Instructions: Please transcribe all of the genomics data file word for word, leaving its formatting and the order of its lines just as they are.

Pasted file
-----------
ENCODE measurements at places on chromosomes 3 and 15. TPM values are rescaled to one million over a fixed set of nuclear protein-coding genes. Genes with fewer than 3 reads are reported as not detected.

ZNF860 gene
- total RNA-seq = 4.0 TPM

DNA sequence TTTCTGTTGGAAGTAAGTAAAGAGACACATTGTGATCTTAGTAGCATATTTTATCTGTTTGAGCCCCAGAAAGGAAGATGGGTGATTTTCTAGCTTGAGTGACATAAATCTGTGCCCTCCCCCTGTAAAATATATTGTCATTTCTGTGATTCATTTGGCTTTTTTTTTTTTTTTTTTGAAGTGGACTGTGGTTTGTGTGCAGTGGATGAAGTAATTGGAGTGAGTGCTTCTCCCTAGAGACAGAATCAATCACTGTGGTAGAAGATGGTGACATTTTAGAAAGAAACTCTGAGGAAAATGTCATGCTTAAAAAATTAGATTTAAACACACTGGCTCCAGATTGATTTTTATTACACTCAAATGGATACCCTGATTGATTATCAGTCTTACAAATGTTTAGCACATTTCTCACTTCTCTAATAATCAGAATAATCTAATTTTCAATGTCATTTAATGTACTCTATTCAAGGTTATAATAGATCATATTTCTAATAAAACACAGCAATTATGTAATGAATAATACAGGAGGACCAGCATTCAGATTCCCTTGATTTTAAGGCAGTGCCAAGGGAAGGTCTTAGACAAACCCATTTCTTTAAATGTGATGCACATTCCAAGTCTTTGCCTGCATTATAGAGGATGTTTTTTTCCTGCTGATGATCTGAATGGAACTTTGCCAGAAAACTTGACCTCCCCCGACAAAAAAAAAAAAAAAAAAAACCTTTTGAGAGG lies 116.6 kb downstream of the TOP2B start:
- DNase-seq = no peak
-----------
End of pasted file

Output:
ENCODE measurements at places on chromosomes 3 and 15. TPM values are rescaled to one million over a fixed set of nuclear protein-coding genes. Genes with fewer than 3 reads are reported as not detected.

ZNF860 gene
- total RNA-seq = 4.0 TPM

DNA sequence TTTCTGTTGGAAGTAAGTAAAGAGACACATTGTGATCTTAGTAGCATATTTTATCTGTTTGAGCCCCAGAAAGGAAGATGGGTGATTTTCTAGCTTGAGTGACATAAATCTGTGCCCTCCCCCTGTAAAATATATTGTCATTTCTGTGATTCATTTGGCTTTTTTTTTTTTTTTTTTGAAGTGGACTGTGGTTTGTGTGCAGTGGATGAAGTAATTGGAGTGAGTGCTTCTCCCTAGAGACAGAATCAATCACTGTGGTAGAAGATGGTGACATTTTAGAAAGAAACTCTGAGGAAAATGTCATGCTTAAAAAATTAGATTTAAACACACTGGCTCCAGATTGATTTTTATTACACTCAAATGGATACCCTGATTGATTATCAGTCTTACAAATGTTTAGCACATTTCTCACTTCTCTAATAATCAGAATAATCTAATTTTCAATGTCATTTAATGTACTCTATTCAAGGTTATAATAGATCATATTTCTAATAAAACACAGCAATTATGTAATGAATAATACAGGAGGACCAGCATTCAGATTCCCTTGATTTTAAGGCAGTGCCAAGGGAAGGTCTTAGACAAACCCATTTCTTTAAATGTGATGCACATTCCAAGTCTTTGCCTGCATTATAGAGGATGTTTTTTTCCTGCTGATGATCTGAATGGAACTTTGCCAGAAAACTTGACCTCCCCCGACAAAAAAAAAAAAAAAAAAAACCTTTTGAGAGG lies 116.6 kb downstream of the TOP2B start:
- DNase-seq = no peak